- It sounds like a very complicated dance in a sense.

- It can be.

- So how do organizations go about measuring the impact of their IT investments, such as in cost-specific performance metrics, timeliness, and so on?

- So Patty, I like your examples, because what's important there in that detail is different kinds of investments have different goals. And so, if you're measuring costs or you're measuring timeliness, sometimes those are related. Time is money, but they can be different things. So the key is, is that there's not like a one size fits all metric for ROI. It doesn't always make sense. Some of course, the financial models that are created for ROI, they are useful, but not sufficient by themselves. So for instance, if the purpose of an investment, an IT investment that is, is to create efficiencies or cost savings, then that's great have that as part of the ROI model. Measure those cost savings and the efficiencies that are there. But another example, if the purpose of a different investment is to say increase provider engagement at a hospital that's powered by certain technology, then provider engagement is the measure not the cost, that's associated with that. So I think the key there is measure the outcomes you're actually looking for, not an arbitrary ROI, that's blindly applied to all projects.

- Great, so have there been significant advances in healthcare technology or are they primarily systemic?

- That's a great question as well, Patty, so the great news here, is that there are lots and lots of advances in and I'll just say technology rather than healthcare technology. And this is important, because many of the technological advances that we see across IT and technology in general are by their nature cross-market and that's really beneficial to healthcare. So, things like the rapid expansion of Cloud services, especially things like PaaS, Platform as a Service services. So as these are becoming more available, it sort of provides healthcare organizations with this tremendous tooling to out innovate their competitors and provide sort of an ever-evolving patient and/or member/customer engagement. So then you have the technology providers on the other side of that. When they make their capabilities available to the grander commercial audience, as consumable application programming interfaces or PaaS tooling, it creates this incredible, incredibly accessible toolkit for healthcare organizations to leverage. So we see this today, where organizations will use Cloud PaaS tooling to build things like chat-bots or health information-sharing features through their portals or what have you. And that's great. But as organizations get more and more comfortable with PaaS and features like that, then things like complex machine learning can be leveraged at what relatively is a low per transaction cost and embed that technology directly in things like clinical or administrative workflows throughout the enterprise. And that leads to substantial differentiation. So these kinds of things, I know I spend a lot of time on that, because there's lots and lots of technologies, but something as straightforward as all of this investment that various vendors are making in these Cloud PaaS toolings become this massively accessible toolkit for healthcare organizations to use, leverage and springboard themselves to innovation.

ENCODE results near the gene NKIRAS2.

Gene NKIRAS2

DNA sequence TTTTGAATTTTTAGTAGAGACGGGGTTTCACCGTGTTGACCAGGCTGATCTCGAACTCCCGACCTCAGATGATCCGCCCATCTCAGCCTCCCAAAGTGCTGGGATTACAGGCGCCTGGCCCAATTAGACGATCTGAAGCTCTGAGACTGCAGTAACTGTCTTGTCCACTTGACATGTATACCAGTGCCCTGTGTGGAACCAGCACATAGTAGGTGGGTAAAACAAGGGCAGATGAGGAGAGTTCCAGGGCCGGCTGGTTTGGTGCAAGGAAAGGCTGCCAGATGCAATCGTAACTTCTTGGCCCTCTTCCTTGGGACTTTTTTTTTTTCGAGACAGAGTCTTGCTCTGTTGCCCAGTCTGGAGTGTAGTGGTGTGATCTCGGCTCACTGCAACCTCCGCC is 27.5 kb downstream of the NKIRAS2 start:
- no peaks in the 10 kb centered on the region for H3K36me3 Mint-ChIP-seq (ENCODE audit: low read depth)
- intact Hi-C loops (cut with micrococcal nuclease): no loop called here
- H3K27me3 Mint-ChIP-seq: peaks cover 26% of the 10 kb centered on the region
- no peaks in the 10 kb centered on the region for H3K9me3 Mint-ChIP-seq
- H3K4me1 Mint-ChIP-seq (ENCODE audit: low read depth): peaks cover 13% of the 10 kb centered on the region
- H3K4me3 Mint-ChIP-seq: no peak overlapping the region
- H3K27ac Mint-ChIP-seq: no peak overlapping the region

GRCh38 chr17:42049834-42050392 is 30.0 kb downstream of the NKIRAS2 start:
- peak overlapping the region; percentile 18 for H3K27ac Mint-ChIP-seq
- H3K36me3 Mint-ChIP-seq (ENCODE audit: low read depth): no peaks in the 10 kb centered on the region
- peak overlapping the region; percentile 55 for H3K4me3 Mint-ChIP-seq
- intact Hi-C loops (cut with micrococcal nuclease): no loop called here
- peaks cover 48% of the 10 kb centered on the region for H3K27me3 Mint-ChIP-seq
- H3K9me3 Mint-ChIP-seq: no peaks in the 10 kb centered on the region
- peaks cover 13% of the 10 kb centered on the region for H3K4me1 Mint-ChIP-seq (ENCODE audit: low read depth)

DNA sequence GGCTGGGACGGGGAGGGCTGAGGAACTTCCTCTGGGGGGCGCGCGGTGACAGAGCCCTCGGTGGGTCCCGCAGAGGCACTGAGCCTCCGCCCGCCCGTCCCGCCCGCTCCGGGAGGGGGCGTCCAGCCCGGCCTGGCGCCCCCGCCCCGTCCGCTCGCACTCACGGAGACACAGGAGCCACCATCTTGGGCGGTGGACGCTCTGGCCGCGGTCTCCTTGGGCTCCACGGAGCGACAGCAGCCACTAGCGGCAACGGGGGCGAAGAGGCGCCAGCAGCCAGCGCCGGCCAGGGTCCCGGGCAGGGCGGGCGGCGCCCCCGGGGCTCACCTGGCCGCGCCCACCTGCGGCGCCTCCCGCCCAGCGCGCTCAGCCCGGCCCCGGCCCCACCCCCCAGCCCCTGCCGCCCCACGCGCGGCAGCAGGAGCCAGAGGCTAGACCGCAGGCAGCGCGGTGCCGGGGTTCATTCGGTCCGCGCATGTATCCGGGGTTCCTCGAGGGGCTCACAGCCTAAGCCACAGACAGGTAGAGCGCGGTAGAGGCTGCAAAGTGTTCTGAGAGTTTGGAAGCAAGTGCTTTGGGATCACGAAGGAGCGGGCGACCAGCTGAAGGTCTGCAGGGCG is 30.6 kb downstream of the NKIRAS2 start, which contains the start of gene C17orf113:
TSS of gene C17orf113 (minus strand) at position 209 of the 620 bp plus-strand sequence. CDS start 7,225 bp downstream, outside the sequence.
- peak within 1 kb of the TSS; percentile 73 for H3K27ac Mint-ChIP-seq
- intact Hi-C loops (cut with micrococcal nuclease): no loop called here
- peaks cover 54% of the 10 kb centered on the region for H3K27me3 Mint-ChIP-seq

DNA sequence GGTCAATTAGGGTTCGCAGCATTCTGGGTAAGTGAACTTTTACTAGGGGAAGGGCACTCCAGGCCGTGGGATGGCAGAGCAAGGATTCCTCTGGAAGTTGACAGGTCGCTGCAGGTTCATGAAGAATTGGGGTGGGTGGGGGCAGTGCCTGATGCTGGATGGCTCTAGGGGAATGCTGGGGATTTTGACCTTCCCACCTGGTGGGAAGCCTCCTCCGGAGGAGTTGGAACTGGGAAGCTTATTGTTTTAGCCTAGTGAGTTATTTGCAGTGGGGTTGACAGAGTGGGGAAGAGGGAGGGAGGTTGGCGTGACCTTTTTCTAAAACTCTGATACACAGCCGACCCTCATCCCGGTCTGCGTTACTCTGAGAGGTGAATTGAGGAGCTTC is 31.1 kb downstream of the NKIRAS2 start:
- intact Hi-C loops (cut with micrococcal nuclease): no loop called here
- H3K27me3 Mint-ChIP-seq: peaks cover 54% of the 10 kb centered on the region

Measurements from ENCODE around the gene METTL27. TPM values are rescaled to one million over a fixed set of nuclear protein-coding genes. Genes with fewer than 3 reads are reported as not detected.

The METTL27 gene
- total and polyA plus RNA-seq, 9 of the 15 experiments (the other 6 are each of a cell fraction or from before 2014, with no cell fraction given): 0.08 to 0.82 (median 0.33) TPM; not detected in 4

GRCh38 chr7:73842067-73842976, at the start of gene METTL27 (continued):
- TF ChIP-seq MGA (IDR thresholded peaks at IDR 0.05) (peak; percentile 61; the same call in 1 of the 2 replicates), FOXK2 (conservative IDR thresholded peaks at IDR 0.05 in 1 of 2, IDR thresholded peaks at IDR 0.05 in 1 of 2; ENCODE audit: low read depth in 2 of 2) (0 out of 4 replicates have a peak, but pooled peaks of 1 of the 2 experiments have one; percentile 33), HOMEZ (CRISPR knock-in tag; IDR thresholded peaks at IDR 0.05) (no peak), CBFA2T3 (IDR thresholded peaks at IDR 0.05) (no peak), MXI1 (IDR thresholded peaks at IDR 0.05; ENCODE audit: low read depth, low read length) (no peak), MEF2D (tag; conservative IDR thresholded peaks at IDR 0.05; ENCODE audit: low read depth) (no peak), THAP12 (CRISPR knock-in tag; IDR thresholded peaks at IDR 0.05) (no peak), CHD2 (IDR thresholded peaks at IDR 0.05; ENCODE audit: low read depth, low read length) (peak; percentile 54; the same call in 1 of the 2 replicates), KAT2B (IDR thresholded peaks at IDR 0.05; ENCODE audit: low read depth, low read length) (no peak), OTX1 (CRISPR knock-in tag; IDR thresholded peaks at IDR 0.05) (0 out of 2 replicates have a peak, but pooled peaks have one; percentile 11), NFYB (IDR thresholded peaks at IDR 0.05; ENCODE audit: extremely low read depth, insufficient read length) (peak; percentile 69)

- So have you seen the role of healthcare IT leaders become increasingly strategic while still retaining a focus on technology and operational excellence?